Lately I have been thinking a lot about the transformation of the urban landscape. I work for U of M landcare and in the last couple of weeks I have watched the building I first came to know last year as a student employee be quickly demolished, the landscape leveled to reveal a new perspective of the city. The building is gone, every trace of it, within two or three weeks. Since the beginning of this year I have worked out of a new building down the road, so I have no particular emotional attachment to the old building other than any attachment one has with their habitual environment. But then if I meditate on that space just a while longer I remember that it was there that I dragged the debris and dumped the sand, there that I reported to at the wee hours of a blizzard morning to begin shoveling out the university;there that I learned how to drive the giant water truck and all sorts of utility vehicles; there that I learned how to be the girl; and there the building that supported the work that was the structured framework for stability during the truculence of life.
Geographers are interested in the changing landscape and question the nature of the patterns of social, economic and political development across space. I share this interest and these questions, but I feel that where geography suddenly becomes art is when I meditate on these a little longer, and I ask what does this mean. I want to not only study how the landscapes are changing and transforming, but what does this mean for the intricate intersections of people and activity, the interactions with the environment itself.
The old ladder building will be a major Light Rail Transit hub for transportation in a couple years. The Central Corridor LRT Line too, for better or worse, will completely transform the landscape we presently know. I don't know if it is the geographer or the artist in me that gets excited about demolitions and construction, the notion of things like "the edge of campus" or a road that trails off into nothingness. Last summer I was doing field work to update the National Wetland Inventory for Minnesota and came across the remnants of an old highway no longer in use. The sculpted landscape still retained the likeness of a highway-- a long stretch of flattened out terrain with no trees but wild growth of grasses and low-lying shrubs-- and I failed to do the research to find out how long the road had been discontinued. Maybe part of me enjoyed not knowing, there was a spookiness to the whole scene that I like to remember. Behind the stadium, the parking lot which I used to revere as "the edge of campus" is now being dug into a giant hole soon to be transformed into a research building that will block out the big sky and train tracks.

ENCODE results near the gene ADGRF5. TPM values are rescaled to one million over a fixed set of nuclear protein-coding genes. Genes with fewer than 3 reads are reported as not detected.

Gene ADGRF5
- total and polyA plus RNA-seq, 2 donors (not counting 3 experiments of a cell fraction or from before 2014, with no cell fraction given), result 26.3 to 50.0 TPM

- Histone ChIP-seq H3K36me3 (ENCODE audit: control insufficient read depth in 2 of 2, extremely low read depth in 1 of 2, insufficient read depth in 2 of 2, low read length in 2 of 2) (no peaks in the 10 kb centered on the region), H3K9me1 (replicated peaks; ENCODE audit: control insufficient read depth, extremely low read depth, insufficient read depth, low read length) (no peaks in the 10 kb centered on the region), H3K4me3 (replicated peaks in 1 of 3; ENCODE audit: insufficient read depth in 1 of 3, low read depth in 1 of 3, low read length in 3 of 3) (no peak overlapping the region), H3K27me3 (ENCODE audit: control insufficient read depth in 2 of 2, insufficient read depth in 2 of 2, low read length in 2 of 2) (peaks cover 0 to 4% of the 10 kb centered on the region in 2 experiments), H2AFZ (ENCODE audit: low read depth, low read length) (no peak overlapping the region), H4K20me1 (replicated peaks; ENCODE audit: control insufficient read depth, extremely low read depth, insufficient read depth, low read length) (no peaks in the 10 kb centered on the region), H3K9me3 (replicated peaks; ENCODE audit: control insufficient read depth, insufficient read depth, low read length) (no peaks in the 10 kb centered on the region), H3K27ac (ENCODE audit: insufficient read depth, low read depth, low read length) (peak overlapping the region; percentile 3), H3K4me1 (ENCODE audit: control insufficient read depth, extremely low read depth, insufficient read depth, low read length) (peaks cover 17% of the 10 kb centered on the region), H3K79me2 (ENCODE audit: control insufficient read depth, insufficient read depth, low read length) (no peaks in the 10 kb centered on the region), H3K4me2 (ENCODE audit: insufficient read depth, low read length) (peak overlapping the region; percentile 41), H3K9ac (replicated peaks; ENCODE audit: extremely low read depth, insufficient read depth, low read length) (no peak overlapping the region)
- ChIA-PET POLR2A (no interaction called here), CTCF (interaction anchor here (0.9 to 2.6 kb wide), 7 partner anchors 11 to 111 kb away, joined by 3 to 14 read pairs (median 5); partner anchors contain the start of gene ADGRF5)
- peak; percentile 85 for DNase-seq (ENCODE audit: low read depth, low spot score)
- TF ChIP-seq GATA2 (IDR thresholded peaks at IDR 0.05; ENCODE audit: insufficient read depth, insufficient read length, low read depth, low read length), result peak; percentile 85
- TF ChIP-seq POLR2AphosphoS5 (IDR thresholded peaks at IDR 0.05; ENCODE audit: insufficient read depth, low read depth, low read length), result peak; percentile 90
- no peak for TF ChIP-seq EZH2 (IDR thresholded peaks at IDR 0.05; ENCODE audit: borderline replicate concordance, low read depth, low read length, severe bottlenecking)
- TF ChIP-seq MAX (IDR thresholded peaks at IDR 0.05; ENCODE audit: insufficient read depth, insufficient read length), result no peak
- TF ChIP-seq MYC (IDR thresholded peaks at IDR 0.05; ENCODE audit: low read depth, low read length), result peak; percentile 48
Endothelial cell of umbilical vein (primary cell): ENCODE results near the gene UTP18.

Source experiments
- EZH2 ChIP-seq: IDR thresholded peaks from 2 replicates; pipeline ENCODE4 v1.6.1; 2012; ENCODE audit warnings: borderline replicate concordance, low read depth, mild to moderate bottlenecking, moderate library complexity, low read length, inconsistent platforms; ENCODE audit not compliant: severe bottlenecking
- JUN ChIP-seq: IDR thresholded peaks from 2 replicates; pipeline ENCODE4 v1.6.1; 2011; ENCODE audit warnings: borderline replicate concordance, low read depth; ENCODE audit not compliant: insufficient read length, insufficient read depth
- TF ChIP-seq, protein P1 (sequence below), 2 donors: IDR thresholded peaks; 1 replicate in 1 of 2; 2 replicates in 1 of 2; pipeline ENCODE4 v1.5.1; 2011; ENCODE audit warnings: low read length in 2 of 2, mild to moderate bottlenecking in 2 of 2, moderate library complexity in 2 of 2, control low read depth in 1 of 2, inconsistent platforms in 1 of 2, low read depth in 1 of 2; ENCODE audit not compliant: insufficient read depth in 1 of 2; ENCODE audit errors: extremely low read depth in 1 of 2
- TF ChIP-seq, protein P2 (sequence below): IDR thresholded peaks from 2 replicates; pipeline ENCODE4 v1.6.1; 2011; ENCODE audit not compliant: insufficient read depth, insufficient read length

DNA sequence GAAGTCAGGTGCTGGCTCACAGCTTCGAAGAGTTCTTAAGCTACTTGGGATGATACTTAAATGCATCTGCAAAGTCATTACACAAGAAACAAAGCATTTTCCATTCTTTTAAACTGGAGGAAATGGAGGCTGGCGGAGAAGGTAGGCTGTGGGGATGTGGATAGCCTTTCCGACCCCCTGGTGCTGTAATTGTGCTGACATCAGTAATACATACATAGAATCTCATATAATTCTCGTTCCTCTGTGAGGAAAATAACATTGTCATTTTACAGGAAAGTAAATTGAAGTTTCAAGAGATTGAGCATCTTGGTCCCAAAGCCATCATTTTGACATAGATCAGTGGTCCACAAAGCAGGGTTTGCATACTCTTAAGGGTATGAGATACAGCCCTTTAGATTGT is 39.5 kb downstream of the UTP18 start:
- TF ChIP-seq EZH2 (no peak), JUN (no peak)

For my conceptual proposal, I have imagined a lot of things along the lines of constructing a building that once constructed will embody the memory of its construction. Such that you can go up to a wall and hear the sounds of the wall being created, or in the middle of a room you can hear the wind that might have once whipped throughout the interior of that space. Another idea would be the leveled landscape once occupied by a building could retrain structure in the mapping of the sounds that once lived within that space. In a way this reminds me of the history museum's exhibit about a house that was inhabited by four families with very different cultural backgrounds. However I wouldn't want this to be a permanent installation, but something that could be installed and reinstalled again at another time. This idea would be particularly poignant in places where land change has really disrupted their lives and communities.
Another idea would be to grant responsibility of a temporary development of a parcel of land to a community arts organization that puts the development of that space within the hands of the people. Say there was a ground rule, that nothing could be permanent and nobody could be excluded. Depending on the space, it would be interesting to see how planning would be handled on a very small scale. What sort of temporary structures would people built, who would participate, who wouldn't. Who would interact within that space, who wouldn't? I would be interested to see the dialogue and the outcomes of such a project.